There’s a real stigma against people who are struggling with addiction. Unfortunately, this stigma often serves to make people feel deep shame about their struggles– and the shame prevents them from reaching out, even when they’ve fully recognized that they have a problem.

Asking for help is a big step for someone dealing with substance abuse or addiction. It takes a lot of courage to admit that you can’t handle it all on your own, and even more to reach out to the people closest to you, putting yourself at potential risk of judgment. But the effort it takes to reach out is worth it, and it can save your life.

If you want to get the help you need but aren’t sure where to start, we’ve broken it down for you.

When should I ask for support?

Take a step back and try to look at your situation as objectively as possible. How is your substance use affecting your daily life?

For example, does making sure you have access to your substance of choice become a priority that supersedes other important things in your life like family, friends, or work?

Do you often feel the physical effects of your substance of choice after using it or when you don’t have access to it? This might mean struggling with withdrawal symptoms, or experiencing hangovers that affect your ability to do your job or live your daily life normally.

Are your personal or professional relationships suffering as a result of your substance use? Have you noticed tension with the people closest to you? Is that tension connected to your use of substances?

If you found yourself answering “yes” to the above questions, it’s probably a good time to come to terms with the fact that you could benefit from asking for help.

Who do I ask for help with addiction?

Getting started on the process of asking for help can be incredibly intimidating, especially if the people you want to reach out to aren’t aware of your problem.

Before you actually reach out to people, you should carefully consider who you plan to ask. If the closest people in your life are also struggling with addiction, it might not be productive to ask them– they might not be able to provide you with the help and support that you need.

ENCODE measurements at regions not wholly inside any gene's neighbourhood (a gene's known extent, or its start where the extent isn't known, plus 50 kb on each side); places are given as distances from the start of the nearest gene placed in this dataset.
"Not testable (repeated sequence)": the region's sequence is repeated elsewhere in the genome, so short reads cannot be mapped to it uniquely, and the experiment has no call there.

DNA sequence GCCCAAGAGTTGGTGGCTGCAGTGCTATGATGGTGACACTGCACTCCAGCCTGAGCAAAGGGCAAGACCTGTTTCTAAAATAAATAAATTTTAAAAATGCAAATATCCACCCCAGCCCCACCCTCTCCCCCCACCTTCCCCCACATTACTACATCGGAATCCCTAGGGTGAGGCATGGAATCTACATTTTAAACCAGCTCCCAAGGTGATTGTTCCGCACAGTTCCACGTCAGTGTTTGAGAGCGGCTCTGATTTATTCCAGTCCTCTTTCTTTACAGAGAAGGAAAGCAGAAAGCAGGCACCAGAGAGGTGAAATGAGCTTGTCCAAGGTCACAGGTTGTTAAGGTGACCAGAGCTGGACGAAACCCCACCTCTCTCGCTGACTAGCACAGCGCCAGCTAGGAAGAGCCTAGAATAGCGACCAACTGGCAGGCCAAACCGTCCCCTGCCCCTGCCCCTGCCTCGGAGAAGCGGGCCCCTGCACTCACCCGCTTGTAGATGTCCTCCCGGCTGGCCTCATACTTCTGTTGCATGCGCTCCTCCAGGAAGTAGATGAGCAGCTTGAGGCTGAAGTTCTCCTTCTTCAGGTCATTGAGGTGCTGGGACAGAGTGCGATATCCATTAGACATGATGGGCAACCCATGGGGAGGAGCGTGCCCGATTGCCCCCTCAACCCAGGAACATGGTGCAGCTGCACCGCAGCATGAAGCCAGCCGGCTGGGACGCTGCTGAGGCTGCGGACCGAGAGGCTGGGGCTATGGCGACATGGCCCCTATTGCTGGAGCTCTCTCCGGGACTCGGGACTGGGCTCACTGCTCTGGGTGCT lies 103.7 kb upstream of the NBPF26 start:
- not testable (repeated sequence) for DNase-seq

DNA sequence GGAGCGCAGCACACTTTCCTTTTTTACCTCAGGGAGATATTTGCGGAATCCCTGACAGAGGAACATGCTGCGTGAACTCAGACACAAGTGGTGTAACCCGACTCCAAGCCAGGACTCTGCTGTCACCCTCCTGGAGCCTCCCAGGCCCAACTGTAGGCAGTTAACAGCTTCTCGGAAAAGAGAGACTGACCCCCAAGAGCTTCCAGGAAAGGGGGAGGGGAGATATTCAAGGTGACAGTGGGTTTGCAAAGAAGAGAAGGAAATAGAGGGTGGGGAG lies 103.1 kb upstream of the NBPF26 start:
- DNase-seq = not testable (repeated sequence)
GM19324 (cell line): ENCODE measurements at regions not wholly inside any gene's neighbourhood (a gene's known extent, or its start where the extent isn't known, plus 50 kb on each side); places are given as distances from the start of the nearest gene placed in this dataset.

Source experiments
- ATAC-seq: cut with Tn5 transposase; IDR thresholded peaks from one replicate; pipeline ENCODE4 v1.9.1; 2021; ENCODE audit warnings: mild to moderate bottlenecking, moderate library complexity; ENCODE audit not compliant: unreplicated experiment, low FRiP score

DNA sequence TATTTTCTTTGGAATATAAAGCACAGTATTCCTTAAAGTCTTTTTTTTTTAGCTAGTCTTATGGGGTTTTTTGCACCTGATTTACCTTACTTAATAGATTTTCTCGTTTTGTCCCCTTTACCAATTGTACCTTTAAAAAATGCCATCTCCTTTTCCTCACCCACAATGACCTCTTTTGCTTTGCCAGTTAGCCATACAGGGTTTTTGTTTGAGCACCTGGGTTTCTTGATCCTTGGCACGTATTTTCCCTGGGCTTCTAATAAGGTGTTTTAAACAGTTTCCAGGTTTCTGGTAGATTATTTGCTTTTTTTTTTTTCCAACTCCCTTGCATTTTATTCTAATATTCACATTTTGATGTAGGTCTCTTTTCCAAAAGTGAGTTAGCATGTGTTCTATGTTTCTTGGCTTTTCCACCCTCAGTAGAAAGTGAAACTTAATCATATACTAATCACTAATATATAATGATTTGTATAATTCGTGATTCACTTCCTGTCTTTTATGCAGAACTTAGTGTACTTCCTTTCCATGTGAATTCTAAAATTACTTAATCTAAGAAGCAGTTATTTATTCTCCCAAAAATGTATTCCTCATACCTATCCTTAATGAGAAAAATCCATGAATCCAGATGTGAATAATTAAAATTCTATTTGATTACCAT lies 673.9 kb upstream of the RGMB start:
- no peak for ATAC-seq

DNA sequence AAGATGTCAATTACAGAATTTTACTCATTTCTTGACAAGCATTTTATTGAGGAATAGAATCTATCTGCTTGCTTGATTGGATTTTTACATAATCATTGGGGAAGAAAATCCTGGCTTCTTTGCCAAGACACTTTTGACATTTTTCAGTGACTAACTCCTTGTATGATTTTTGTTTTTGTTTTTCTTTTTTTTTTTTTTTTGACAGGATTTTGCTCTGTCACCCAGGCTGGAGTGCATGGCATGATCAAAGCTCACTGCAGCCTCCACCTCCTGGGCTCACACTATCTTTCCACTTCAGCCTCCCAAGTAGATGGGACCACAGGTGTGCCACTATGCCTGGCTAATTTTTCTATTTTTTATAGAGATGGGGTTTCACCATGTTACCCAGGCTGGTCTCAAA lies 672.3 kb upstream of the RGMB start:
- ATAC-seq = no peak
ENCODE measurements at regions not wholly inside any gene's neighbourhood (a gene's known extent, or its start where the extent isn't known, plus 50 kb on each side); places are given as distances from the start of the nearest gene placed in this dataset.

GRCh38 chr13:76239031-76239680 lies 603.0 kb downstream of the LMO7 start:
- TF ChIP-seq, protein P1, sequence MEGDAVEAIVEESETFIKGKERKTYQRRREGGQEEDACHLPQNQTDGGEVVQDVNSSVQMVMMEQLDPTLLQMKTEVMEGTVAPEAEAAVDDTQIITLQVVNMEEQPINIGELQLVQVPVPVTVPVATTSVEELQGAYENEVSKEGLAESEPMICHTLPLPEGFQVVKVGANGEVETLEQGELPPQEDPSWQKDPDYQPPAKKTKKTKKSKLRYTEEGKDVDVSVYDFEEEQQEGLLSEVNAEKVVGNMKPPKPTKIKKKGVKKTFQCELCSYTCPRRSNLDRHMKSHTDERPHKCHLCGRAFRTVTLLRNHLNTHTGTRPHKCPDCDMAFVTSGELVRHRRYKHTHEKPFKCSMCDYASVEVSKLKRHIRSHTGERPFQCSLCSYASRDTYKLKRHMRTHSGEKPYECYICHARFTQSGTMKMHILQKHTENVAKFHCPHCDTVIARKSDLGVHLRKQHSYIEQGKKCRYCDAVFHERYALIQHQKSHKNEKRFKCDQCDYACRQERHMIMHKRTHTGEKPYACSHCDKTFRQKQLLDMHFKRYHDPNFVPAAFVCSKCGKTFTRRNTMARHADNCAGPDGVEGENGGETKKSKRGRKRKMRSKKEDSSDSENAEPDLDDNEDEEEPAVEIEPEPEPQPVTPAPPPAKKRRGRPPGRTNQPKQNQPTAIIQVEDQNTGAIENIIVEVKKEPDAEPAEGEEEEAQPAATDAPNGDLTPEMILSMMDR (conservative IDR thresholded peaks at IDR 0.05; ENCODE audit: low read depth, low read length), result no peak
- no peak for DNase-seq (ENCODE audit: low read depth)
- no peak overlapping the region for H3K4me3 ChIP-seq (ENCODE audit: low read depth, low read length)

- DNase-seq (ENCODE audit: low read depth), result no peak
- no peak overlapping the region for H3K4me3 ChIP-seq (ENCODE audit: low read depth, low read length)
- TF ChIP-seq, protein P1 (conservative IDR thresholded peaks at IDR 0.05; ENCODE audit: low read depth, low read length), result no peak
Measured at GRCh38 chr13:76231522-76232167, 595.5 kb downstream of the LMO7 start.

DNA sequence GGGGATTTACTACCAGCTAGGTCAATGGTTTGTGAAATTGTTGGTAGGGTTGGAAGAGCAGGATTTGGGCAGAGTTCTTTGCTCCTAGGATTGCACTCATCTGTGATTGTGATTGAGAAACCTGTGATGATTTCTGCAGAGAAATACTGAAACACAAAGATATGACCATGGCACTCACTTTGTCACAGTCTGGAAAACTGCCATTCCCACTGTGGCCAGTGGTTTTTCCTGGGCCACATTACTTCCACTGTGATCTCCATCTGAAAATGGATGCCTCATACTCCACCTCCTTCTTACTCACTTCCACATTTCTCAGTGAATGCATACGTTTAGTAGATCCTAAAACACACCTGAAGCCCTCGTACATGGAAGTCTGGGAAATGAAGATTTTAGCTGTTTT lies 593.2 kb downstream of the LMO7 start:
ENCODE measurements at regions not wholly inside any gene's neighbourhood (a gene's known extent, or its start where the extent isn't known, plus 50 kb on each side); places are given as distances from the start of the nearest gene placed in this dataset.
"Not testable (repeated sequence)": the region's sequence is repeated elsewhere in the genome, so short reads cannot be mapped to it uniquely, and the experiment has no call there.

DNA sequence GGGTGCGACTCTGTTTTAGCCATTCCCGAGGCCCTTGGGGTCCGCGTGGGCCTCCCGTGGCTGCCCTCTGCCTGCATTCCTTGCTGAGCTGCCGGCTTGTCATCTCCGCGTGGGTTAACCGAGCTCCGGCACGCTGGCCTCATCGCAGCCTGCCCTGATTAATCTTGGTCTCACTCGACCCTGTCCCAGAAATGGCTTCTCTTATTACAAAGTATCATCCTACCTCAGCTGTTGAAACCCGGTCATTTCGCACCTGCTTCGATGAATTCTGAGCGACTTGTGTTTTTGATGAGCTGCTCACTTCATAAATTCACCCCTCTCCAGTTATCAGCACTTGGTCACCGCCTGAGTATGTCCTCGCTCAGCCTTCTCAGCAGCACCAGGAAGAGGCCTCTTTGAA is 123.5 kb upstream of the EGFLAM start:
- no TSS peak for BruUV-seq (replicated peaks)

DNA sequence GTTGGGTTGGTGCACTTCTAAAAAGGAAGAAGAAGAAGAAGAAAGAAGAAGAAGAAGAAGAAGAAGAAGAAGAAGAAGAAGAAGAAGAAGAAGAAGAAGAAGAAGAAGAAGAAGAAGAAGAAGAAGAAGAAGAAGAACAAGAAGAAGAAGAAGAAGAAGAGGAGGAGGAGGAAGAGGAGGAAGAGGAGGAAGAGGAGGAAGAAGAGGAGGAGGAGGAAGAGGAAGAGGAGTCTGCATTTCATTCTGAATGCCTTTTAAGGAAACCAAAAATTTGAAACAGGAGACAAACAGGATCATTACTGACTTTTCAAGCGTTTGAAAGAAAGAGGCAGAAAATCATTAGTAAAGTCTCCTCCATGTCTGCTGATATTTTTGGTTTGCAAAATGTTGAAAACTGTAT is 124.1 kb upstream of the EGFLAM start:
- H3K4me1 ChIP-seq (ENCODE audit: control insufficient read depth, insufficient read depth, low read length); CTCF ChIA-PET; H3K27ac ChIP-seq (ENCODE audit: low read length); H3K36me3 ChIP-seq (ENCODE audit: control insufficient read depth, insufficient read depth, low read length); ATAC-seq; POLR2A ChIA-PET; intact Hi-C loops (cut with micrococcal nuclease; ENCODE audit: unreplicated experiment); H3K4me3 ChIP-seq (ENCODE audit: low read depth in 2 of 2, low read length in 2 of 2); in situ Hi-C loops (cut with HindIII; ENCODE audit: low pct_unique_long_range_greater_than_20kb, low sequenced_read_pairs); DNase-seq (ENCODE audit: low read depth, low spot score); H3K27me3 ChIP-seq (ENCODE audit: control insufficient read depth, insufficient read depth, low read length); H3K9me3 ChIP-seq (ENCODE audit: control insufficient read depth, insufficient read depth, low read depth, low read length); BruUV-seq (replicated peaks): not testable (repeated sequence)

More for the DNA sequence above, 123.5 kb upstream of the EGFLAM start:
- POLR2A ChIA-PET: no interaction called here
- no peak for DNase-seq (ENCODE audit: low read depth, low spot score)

Whoever you ask should be someone who you believe has your best interests at heart. It helps if you really trust their judgment, too.

How do I go about asking for help with addiction?

While you shouldn’t put it off for too long, it might be beneficial to take some time to really prepare yourself. Consider your relationship with the person you plan to ask, and think about how that relationship might be affected if you aren’t able to follow through on accepting help.

Ask yourself: are you truly ready to accept help? Are you prepared to go through some discomfort in order to work toward solving your problems with addiction?

One of the very most important things that’s required for successful recovery from substance abuse is the willingness to change– and that willingness requires work and the ability to truly be honest with yourself.

That’s not to say that you should keep your addiction under wraps if you don’t feel completely ready to seek recovery, but things will go more smoothly if you feel ready and willing to accept help after asking for it.

Take the next step

With the support of a chosen loved one, your journey toward recovery will feel a lot lighter. Together, you can seek out addiction services that can help you get your life back.

At Pecan Haven, we’re dedicated to getting your life back on track. Give us a call today or fill out our online assessment– and take the first steps toward a much brighter future for you and your family.